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Old 03-18-08, 02:51 AM
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Just ride. Commute, ride to the shops, go for a picnic ride. You don't even need to load up the bike with extra weight. Pick different routes and include a few hills and rolling terrain for your longer weekend rides. Presumably, you've got a weekend or two away overnight to test/retest your rig and gear, however.

Training for a tour, is not, in my mind, essential, unless you are "right into it" and are intent on peeling off big distances each day. I don't subscribe to this business about interval training for tours; you need long steady distance because you aren't *racing*! It's France, after all... you will have many, many reasons to stop and take in what's around you.

I didn't train for my Perth-Adelaide trip over 10 years ago; I just rode to and from work, and explored Perth by bike at weekends (longer rides). My no-train claim becomes a bit blurred because I combined randonnees with tours after that, but even then, I wasn't doing huge distances in the lead-up to many of those events. And like Machka, I have done a number of years of centuries a month.

I say: Just go on the tour, and plan a few easy distance days to start, then either lengthen them or head to the mountains. If like the rest of us, you do that, you will find your "hardness" will improve rapidly.
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Old 03-18-08, 02:59 AM
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I don't really "train" for tours either, but then, my general riding (around 20,000km per annum) takes care of that. It's possible that my distances may increase as the tour draws close through excitement, but that's not something I plan. In fact, I find that if I "plan" a training program, I actually lose motivation as it starts to become monotonous. For mine, your far better off to stick to having fun, which may include a weekend "shakedown" tour prior to the start of the main one.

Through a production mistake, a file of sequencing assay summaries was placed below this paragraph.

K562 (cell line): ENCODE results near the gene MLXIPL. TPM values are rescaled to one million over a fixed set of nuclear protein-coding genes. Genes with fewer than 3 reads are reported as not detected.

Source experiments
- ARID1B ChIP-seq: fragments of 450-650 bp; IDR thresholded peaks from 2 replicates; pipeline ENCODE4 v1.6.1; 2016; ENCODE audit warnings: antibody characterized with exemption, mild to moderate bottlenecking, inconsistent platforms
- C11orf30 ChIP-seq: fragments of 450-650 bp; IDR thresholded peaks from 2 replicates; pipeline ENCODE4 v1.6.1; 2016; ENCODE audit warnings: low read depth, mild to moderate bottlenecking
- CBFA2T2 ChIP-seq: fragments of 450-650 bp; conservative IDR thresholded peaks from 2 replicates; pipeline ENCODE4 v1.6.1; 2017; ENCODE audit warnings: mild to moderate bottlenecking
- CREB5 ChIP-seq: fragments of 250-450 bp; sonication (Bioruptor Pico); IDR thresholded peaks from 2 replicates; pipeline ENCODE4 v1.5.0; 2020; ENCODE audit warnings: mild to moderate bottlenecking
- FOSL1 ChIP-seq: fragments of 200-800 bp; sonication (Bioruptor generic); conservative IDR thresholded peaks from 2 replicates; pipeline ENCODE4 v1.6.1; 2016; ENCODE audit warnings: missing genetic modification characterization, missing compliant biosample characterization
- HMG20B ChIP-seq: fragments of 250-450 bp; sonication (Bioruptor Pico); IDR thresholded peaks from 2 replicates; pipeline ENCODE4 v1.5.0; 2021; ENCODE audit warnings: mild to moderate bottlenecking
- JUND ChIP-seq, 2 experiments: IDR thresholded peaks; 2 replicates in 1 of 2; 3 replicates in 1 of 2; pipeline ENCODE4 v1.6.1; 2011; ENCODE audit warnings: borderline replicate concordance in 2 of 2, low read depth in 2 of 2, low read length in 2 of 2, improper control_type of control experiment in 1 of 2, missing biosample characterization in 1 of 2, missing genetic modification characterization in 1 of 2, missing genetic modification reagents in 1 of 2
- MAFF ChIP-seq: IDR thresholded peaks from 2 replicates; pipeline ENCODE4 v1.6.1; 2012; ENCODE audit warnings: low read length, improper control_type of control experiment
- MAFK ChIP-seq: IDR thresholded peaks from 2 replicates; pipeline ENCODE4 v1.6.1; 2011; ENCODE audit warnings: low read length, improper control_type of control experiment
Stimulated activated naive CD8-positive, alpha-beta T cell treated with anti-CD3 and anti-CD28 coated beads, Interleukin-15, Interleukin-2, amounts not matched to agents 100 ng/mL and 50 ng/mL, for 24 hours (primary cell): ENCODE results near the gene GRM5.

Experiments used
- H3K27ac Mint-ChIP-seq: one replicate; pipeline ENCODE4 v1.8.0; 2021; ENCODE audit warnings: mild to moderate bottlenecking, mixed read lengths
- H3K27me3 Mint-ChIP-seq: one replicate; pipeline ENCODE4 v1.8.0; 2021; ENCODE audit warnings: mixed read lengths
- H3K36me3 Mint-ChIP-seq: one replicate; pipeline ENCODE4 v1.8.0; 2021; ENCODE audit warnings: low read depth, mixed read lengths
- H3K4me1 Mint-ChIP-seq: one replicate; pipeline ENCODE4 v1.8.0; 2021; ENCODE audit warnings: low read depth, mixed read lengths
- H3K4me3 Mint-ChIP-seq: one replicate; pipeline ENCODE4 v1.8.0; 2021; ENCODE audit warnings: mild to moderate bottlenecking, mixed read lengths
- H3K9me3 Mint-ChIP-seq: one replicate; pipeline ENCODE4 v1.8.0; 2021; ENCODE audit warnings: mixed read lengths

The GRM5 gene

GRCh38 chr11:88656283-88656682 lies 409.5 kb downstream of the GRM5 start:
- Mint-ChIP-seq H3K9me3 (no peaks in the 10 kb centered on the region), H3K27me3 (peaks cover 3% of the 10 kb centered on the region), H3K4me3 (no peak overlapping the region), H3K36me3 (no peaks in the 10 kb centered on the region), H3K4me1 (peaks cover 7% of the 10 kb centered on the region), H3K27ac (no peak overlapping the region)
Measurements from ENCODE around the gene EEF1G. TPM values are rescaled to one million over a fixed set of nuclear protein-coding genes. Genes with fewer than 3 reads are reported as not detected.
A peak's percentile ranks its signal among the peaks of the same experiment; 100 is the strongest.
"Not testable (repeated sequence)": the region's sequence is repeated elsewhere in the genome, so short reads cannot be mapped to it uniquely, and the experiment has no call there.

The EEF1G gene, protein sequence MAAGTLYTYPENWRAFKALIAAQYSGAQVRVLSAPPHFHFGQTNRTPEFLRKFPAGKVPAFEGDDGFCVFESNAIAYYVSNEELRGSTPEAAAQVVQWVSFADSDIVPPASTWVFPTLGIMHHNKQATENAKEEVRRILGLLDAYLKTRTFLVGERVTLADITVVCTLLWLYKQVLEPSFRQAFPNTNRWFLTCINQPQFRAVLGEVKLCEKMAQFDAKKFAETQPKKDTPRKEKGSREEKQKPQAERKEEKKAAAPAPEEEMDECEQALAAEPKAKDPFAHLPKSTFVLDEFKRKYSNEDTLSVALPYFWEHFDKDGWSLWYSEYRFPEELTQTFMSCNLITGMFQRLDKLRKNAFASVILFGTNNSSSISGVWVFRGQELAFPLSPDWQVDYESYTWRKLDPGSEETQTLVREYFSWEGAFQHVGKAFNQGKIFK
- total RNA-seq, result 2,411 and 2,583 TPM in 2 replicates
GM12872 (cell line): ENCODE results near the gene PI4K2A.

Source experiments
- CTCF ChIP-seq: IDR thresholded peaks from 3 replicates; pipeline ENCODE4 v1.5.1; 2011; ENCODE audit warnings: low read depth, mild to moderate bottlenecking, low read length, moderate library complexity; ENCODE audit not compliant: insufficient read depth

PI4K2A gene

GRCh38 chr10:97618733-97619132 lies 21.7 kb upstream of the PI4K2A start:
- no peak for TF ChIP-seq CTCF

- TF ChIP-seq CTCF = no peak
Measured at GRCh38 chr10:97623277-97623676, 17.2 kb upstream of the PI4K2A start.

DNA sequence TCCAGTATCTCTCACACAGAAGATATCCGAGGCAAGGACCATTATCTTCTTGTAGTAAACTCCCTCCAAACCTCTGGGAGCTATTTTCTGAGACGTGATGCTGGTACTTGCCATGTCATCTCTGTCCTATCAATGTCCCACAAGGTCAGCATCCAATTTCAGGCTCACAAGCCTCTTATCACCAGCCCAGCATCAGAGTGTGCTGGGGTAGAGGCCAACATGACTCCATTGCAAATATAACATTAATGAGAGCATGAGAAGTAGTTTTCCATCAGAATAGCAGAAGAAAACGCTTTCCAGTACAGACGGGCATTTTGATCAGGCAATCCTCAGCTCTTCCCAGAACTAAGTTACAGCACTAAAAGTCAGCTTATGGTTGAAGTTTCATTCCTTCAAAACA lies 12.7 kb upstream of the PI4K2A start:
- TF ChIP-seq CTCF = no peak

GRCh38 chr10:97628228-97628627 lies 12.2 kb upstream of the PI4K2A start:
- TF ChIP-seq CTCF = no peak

About the only thing I do is make sure my equipment is going to be up to it, and get my bike serviced at my LBS. Even then, that didn't stop me snapping chains in Tasmania, or breaking a rack in New Zealand.
I am clinically insane. I am proud of it.

That is all.
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Old 03-18-08, 04:46 AM
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I too just ride. No need to do anything special to train for touring other than to just be sure to get plenty of saddle time. That and to be sure to ride some hills if headed to the mountains to tour.

Maybe riding with a load is a good idea, but I don't bother.
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Old 03-18-08, 04:55 AM
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One thing I have just thought of as a reason for doing *some* training rides is to get the rehydration balance right. It's one thing that can be missed as you start out on a tour, especially in summer when France can get mighty hot. Dehydration can have an influence on how you feel at the end of the day, and your enthusiasm for post-ride activities such as... just erecting camp.

But even if you don't go for training rides, keep rehydration uppermost in your mind as you set out. I know that on several rides -- from my first to my most recent -- I have been caught out on a day or two at least by not having enough to drink.